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General Conclusion to Part II

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Chapter Summary

The arguments referred to by writers supporting the doctrine of non-succession are generally unconvincing. As a matter of illustration, the argument that a State is not responsible for acts committed by other States is undoubtedly valid in itself. Thus, no objection can be raised to the proposition that the responsibility for an internationally wrongful act committed before the date of succession remains with the perpetrator (the predecessor State, which sometimes becomes the "continuing" State). Modern writers have increasingly recognised the inherent flaws and the incoherent arguments on which is based the theory supporting the strict and automatic "rule" of non-succession. State practice shows that in the context of unification and integration of States, the principle of succession to international responsibility finds application.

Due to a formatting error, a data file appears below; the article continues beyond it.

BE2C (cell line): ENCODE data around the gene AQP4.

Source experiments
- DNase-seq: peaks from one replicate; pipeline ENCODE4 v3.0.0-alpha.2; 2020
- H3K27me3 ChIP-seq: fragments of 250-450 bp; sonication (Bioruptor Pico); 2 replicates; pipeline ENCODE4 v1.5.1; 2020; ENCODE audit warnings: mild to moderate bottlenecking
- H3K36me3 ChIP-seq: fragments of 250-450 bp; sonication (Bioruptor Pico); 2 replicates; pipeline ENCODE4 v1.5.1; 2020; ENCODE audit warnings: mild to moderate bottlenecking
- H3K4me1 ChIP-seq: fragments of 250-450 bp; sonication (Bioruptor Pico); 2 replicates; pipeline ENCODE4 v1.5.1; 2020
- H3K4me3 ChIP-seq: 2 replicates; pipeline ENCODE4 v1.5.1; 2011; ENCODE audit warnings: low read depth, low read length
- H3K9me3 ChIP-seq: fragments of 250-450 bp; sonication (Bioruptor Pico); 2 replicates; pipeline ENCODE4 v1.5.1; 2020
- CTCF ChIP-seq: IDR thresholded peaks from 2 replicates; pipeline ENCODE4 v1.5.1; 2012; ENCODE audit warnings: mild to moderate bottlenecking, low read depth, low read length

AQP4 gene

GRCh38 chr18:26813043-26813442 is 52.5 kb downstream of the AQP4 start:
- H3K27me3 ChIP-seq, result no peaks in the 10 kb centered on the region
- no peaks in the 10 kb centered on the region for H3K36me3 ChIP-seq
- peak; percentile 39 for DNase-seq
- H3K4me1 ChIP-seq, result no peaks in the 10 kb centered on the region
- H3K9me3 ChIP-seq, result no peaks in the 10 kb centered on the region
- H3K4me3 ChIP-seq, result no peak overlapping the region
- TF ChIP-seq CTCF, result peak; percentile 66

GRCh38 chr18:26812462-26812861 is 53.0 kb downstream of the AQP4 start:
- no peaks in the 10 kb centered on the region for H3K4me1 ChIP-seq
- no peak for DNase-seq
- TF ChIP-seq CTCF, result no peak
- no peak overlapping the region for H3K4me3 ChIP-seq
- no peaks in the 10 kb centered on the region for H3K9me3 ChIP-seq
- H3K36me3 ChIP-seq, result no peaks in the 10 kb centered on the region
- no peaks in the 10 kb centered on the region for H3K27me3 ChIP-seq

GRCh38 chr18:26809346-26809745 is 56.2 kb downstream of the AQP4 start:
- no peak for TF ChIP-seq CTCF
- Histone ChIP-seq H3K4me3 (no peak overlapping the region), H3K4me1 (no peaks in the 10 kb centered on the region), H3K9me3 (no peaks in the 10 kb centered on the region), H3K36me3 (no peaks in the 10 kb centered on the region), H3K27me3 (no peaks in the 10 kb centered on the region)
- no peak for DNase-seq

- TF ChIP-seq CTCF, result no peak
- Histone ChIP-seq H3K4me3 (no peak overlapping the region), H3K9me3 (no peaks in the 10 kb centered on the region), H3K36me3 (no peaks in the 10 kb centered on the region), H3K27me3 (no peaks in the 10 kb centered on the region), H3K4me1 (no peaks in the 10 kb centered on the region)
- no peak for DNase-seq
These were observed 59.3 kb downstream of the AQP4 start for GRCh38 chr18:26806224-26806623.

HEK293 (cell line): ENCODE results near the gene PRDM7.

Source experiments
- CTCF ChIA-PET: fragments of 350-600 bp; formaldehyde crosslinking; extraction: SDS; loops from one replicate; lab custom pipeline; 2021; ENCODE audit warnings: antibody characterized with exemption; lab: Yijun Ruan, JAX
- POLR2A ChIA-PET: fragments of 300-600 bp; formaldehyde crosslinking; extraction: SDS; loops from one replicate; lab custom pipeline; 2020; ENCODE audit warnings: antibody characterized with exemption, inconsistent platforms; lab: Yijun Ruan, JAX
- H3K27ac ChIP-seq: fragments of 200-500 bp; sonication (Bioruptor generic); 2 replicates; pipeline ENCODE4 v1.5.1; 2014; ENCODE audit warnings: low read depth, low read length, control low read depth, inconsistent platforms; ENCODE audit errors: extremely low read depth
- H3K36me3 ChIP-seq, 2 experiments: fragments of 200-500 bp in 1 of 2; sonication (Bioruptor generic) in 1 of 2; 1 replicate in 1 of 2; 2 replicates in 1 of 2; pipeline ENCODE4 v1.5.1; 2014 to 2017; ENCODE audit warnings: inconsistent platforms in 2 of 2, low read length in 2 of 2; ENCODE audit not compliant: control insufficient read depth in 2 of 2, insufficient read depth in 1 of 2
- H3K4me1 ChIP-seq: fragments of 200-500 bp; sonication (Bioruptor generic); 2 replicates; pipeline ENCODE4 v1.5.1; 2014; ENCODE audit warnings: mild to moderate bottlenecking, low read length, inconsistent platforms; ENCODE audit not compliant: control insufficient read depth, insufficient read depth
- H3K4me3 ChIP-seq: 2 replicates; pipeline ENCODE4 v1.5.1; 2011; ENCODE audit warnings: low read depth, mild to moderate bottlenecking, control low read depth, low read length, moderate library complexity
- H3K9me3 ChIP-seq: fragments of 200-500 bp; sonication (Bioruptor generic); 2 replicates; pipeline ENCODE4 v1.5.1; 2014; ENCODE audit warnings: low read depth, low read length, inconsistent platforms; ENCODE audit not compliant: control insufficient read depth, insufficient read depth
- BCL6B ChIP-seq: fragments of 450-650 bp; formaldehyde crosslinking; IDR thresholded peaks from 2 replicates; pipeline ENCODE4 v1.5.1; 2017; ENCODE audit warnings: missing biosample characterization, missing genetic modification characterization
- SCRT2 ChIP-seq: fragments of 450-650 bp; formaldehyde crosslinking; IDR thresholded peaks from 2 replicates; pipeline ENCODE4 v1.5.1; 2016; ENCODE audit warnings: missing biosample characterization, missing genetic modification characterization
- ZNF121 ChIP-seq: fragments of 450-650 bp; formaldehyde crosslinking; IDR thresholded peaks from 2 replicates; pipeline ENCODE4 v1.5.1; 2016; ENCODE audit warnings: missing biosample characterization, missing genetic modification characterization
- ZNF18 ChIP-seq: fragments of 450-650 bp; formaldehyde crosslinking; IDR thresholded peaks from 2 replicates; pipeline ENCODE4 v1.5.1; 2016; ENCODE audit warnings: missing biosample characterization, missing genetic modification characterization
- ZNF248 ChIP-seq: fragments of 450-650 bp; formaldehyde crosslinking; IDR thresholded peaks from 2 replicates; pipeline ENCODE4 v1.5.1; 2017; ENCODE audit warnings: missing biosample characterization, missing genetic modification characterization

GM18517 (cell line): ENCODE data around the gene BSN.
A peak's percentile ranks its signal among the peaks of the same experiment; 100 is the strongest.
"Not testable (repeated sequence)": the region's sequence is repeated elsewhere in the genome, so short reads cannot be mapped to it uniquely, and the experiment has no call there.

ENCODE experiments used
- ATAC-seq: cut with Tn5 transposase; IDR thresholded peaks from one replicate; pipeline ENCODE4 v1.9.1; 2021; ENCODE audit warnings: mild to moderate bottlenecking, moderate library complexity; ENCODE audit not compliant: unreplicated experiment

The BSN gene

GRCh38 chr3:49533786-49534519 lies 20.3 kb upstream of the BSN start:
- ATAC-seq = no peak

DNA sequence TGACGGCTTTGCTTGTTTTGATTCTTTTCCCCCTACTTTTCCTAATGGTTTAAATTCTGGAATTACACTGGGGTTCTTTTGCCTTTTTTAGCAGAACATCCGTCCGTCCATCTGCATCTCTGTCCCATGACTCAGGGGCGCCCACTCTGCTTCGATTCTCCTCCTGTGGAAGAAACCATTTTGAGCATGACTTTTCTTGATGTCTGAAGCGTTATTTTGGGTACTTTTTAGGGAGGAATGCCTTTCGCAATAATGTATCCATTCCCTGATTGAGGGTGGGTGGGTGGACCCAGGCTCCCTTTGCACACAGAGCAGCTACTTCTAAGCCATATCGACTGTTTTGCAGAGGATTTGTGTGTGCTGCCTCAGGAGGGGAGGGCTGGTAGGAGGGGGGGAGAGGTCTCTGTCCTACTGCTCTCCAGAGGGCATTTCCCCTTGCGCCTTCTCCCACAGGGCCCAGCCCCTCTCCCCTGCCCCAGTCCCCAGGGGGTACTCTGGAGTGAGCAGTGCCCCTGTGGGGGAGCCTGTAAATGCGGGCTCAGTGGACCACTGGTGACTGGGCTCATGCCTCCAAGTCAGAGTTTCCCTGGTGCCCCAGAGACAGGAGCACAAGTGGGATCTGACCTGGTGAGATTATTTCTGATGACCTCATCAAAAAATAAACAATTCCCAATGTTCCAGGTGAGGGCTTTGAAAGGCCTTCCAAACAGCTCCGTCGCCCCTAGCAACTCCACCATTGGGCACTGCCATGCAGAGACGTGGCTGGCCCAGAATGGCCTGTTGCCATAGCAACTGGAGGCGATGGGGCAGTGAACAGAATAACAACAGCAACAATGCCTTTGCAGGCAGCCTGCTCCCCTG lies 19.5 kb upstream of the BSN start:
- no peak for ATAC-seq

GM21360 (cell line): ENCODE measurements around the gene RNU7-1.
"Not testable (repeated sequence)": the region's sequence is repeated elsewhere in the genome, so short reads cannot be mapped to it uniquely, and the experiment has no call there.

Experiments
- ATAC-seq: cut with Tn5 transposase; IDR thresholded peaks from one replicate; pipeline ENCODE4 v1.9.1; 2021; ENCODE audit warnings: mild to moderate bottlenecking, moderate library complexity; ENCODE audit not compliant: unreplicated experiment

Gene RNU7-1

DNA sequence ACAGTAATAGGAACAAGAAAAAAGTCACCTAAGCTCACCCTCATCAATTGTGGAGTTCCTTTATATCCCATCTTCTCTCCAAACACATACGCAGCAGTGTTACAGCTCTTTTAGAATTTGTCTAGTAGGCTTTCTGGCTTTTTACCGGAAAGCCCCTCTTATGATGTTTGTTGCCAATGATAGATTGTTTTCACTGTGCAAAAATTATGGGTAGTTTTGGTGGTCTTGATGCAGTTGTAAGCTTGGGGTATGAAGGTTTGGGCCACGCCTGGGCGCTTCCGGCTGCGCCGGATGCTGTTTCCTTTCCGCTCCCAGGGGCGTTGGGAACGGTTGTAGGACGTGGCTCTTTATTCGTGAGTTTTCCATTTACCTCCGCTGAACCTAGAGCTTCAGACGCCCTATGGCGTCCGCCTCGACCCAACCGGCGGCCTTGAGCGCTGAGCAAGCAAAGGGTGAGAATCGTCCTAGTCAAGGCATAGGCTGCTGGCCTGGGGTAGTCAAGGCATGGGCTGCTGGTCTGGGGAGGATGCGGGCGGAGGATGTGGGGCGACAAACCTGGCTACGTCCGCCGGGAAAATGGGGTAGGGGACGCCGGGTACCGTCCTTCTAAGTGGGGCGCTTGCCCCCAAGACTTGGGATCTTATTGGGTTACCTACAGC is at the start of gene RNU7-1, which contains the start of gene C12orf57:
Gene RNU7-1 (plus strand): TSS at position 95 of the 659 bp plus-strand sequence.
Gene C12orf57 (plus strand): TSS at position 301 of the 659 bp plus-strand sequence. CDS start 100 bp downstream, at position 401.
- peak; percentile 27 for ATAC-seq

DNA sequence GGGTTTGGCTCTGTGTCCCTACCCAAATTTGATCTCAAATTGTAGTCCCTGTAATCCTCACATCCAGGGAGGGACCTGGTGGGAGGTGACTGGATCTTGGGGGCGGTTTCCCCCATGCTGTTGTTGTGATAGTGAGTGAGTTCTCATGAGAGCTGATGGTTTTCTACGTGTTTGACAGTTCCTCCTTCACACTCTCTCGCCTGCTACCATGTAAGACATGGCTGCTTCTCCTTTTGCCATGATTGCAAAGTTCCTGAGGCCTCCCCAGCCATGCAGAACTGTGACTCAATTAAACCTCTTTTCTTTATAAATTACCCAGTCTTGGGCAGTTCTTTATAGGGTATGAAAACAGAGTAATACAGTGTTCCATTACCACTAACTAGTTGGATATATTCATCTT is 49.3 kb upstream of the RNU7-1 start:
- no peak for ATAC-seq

Keywords: continuing State; internationally wrongful act; predecessor State; State practice



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